Around 10% to 15% of elderly individuals encounter frailty, a syndrome commonly found in geriatric populations. Frailty increases the susceptibility to falls, fractures, disability, hospitalization, and mortality. While the prevailing dietary guidelines for preventing frailty mainly emphasize protein consumption, it is essential to recognize the potential health advantages offered by various other food choices.
According to the authors, there might be some truth to the proverbial saying that consuming an apple daily could potentially ward off frailty. Their research indicates that for each additional intake of 10 mg of flavonols per day, the likelihood of experiencing frailty decreases by 20%. It is worth noting that individuals can easily achieve this level of flavonols intake by consuming a medium-sized apple, as it contains approximately 10 mg of flavonols.
Coauthor Shivani Sahni, PhD, from the Department of Medicine at Beth Israel Deaconess Medical Center, Harvard Medical School, and the Hinda and Arthur Marcus Institute for Aging Research, Hebrew SeniorLife, along with Courtney L. Millar, PhD, also from the same institutions, shared their insights regarding the study. They highlighted that while there was no significant correlation between total flavonoid intake and frailty, a higher intake of flavonols, which is a specific subclass of flavonoids, was linked to reduced odds of developing frailty. Among the flavonols, higher intake of quercetin exhibited the strongest association with preventing frailty. This data suggests that certain subclasses of flavonoids might hold significant potential as dietary strategies for the prevention of frailty.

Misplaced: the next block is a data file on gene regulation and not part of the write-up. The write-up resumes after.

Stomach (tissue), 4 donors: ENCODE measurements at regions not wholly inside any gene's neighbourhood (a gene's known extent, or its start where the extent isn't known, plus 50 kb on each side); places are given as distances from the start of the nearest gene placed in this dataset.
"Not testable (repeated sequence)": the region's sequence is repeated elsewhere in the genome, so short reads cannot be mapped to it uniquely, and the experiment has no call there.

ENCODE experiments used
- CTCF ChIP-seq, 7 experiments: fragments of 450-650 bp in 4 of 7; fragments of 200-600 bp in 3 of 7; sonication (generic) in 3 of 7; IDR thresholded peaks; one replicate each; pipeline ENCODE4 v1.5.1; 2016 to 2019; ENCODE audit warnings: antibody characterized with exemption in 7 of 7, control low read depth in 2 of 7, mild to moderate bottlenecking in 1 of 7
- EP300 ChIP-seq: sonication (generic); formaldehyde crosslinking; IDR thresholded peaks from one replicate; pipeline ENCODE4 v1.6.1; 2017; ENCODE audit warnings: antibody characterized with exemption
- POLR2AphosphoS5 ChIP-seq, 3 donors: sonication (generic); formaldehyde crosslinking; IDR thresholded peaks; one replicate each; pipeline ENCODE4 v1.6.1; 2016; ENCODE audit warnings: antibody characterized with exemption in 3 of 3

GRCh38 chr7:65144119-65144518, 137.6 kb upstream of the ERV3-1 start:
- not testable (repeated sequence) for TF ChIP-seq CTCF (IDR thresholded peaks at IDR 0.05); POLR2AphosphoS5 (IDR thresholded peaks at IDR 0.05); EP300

The authors suggest that future research should focus on dietary interventions of flavonols or quercetin for the treatment of frailty. Research is also needed in racially and ethnically diverse participants.
The research outcomes were published in an article titled “Higher Intake Of Dietary Flavonols, Specifically Dietary Quercetin, Is Associated With Lower Odds Of Frailty Onset Over 12-Years Of Follow-Up Among Adults In The Framingham Heart Study” in the American Journal of Clinical Nutrition. This study stands out as one of the initial community-based investigations that extensively explored the impact of dietary flavonoids in the prevention of frailty. By examining adults participating in the Framingham Heart Study over a 12-year follow-up period, the research sheds light on the potential benefits of dietary flavonols, with a particular focus on dietary quercetin, in reducing the risk of frailty onset.